LucasArts is one of those studios that I really appreciate. Twenty some years ago, they released a string of excellent adventure games that went WAY outside of the bread and butter of Star Wars. Day of the Tentacle was one such game. Set up as the sequel to Maniac Mansion, Day of the Tentacle carries over many (though not all) of its characters, and takes place five years later. I really enjoyed this game when I was in High School, and was thrilled to be able to play it again over the last few weeks, via GeForce Now.
Players will assume the role of three unlikely heroes, all of them being quite stereotypical. Bernard is the geek, Hoagie is a hard rock/metal roadie, and Laverne is a flaky medical student. Dr Fred is a mad scientist that is polluting the river behind his house. Two of his creations (brightly colored tentacles that not only stand upright, but talk and ambulate) wander back there, with the purple one consuming some of the contaminated water which leads to heightened intelligence, the growth of arms, and the desire to rule the world. The three heroes attempt to stop this conquest, and two of them get flung two centuries away by means of Dr Fred’s hinky time machine, causing the roadie to land that far into the past, and the flake landing just as far into the future, while remaining at the same geographical location.
This causes all three characters to work their way through the same location in vastly different time periods. They must fix their respective time machines to return to the present, to then save the world. I found the scripting and story thoroughly enjoyable. As one who didn’t find history class in High School to be dry and boring, I found Hoagie’s interactions with the framers of the constitution to be especially entertaining, as well as how they are caricatured. So as far as the story and dialog go, it was very enjoyable.
The controls of the game are either really straightforward, or convoluted beyond belief, depending on whether or not you choose to play with a controller. The game can be navigated by touch, but it was a sub par experience. I found using touch to be difficult at best, since players need to manipulate a mouse cursor, as opposed to the concept of touch as one might expect. Doing it this way, most interactions were triggered by long press, or calling up a virtual keyboard that sat over the screen in translucent gray. There were no tutorials (that I recall) going over which keys trigger which actions, for whatever that’s worth. Using the gamepad was quite the contrast. I was able to use the cross pad to jump the cursor from character to the next, and didn’t need to open up the item menu. In the original release, that was the only way to switch characters.
The dual-sticks controlled the cursor, with the left stick moving the cursor freely while the one on the right would cause the cursor to immediately jump from one object of interaction to the next; this latter part was great in offsetting the fact that the speed of the cursor was a touch slow for my preferences. The buttons operated a handful of functions: selecting where to have my character walk, opening the item menu, as well as the interaction menu for objects/NPCs. This last one gave players the option to give/offer, push, pull,examine, talk to, and use. Most of the items were used once, but a handful were used multiple times. Most of the game’s puzzles relied on identifying objects, and using them at a later time (no pun intended). As often as not, an item found in one time period were needed in another. Dr Fred’s time machines were re-purposed port-a-pottys, so characters “flushed” items to each other, to arrive in the past, present, or future.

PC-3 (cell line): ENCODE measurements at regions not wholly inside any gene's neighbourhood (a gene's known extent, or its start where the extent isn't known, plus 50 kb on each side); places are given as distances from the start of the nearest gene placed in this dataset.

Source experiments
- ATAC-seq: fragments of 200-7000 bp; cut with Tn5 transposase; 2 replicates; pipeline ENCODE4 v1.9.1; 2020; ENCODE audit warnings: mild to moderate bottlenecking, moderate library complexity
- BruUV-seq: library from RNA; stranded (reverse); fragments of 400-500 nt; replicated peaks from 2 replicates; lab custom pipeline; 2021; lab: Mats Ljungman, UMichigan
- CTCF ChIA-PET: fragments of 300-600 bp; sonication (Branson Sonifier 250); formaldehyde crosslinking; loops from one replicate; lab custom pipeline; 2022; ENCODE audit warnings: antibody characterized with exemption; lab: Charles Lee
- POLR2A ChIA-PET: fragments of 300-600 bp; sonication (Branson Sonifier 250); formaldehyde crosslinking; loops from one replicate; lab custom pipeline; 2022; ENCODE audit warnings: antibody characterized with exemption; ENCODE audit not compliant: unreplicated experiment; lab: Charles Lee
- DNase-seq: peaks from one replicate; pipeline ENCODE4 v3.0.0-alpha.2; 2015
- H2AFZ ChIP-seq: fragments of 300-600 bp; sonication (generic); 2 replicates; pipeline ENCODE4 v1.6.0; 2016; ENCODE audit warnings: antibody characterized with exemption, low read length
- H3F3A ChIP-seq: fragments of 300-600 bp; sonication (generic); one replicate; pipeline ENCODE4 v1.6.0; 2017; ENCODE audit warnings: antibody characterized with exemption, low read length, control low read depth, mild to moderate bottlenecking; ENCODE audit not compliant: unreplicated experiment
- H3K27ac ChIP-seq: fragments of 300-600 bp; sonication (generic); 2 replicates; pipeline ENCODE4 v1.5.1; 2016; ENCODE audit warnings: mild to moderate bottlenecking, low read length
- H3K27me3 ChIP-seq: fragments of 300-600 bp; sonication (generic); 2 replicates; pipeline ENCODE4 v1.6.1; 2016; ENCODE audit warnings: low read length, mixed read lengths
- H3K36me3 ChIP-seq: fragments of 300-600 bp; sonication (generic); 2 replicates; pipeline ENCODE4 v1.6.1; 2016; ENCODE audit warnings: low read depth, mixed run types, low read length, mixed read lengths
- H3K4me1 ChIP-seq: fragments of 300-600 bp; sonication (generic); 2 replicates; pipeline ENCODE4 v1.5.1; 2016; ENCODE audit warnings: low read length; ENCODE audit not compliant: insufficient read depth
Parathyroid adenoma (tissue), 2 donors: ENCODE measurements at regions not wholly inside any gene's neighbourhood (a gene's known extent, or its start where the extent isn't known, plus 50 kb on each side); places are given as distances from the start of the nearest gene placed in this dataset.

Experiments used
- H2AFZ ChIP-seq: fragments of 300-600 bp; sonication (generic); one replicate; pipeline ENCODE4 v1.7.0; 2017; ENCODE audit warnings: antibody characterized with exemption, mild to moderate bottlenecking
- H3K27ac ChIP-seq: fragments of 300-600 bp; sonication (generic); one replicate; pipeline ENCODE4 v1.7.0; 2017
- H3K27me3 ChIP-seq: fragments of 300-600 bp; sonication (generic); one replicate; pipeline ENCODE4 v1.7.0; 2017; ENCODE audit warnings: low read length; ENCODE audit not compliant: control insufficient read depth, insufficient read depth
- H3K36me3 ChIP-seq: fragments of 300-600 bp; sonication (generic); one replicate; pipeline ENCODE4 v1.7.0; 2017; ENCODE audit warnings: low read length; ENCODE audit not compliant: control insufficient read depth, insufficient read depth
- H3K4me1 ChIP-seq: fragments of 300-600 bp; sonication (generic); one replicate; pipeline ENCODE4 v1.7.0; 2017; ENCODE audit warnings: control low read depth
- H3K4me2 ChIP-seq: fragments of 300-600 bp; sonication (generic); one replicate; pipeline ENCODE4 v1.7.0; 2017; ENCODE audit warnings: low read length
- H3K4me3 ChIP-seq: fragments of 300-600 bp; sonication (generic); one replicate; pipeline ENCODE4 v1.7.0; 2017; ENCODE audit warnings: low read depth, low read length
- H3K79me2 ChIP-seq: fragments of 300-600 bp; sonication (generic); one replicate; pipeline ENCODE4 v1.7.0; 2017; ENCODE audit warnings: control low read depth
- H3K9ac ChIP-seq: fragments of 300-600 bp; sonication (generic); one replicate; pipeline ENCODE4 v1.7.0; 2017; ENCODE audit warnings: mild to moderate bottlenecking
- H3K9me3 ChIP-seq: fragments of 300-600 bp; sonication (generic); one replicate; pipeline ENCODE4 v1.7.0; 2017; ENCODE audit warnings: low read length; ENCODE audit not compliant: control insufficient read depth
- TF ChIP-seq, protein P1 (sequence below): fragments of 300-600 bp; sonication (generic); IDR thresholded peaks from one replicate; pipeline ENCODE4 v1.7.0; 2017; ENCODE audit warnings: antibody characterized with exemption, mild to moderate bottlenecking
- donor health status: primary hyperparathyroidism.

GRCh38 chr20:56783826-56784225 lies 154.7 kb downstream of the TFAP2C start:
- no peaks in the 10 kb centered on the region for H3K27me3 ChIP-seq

Unlike my experience with Grim Fandango, I found most of the puzzles in this game to largely make sense. That doesn’t mean that they’re all obvious and easy, so much as that looking back at them, I don’t recall any one puzzle turning out to be a legitimate stretch beyond what the game strives to accomplish. The graphics and soundtrack for the game were solid. With the former, players have the choice of the original, pixelated images (which did NOT age well, when playing it on a modern TV), or an equally cartoony but very much cleaned up HD version, which was my preference. I found this change to be beyond welcome, as everything was simply more clear, and easier to see. The sound track was excellent, and apparently it was given the same treatment as the visuals. All the way around, the sight and sound portions of this game were great.
Lastly, as stated at the outset, I played this game through the service GeForce Now. Unfortunately, it’s the ONLY way to enjoy this classic on the Android platform, though I hope that someday it’ll be available natively. There were advantages to using this service though. For example, I could enjoy the game at home on the Shield TV unit, and while out on the Shield Tablet. Given that the game is only streamed, it forces players to use cloud saving on Nvidia’s servers. This also worked without a hitch, every time. So, if you’re looking to enjoy a really good point and click with quirky humor, you’ll definitely want to check this one out. And don’t let its exclusivity to GeForce Now stop you, as purchase of the game also includes a code for redemption on GoG.com, so you own and can play the game no matter what happens down the road.
Nvidia GeForce: Day of the Tentacle